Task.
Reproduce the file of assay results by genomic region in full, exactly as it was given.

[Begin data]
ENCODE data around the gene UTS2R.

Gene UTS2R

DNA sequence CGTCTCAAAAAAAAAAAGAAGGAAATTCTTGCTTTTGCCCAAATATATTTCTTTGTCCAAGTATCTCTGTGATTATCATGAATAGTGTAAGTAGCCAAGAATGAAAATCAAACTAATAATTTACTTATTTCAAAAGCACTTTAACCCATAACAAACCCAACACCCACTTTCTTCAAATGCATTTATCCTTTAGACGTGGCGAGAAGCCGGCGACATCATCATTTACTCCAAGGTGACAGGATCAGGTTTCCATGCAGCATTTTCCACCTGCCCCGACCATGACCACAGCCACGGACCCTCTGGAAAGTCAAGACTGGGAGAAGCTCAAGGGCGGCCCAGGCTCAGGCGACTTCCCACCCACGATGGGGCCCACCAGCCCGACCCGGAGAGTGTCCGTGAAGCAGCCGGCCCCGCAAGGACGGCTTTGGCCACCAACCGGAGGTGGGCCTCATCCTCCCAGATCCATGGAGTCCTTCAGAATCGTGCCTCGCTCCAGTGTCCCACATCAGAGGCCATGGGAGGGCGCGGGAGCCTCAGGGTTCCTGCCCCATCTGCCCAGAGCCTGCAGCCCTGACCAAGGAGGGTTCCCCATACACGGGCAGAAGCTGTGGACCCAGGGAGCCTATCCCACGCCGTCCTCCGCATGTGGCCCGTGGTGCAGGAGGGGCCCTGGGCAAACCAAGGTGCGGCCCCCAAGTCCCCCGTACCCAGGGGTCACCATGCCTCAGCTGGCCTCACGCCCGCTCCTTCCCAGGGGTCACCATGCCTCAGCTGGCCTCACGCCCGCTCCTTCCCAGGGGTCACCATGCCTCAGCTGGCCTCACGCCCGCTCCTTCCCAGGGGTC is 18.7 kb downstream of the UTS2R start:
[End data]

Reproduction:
ENCODE data around the gene UTS2R.

Gene UTS2R

DNA sequence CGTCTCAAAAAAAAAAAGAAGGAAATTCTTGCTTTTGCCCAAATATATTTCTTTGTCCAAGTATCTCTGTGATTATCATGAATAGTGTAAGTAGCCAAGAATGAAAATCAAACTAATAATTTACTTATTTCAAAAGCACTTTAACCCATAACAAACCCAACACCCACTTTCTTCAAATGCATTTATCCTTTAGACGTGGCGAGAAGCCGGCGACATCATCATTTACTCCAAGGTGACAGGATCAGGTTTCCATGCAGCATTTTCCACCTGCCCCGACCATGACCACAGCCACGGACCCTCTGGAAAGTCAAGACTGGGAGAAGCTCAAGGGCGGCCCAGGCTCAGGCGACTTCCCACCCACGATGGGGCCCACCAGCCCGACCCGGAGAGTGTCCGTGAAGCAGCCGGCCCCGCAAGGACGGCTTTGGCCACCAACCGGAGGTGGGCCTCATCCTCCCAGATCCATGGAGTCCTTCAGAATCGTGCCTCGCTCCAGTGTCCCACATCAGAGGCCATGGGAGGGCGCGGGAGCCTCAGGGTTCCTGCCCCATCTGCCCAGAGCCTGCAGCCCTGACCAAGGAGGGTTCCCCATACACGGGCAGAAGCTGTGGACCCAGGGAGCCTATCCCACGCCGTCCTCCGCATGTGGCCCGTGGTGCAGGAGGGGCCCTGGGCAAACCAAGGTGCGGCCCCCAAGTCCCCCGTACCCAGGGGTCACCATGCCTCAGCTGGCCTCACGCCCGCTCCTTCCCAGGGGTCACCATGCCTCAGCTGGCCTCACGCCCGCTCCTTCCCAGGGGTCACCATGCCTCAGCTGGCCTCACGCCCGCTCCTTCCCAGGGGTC is 18.7 kb downstream of the UTS2R start: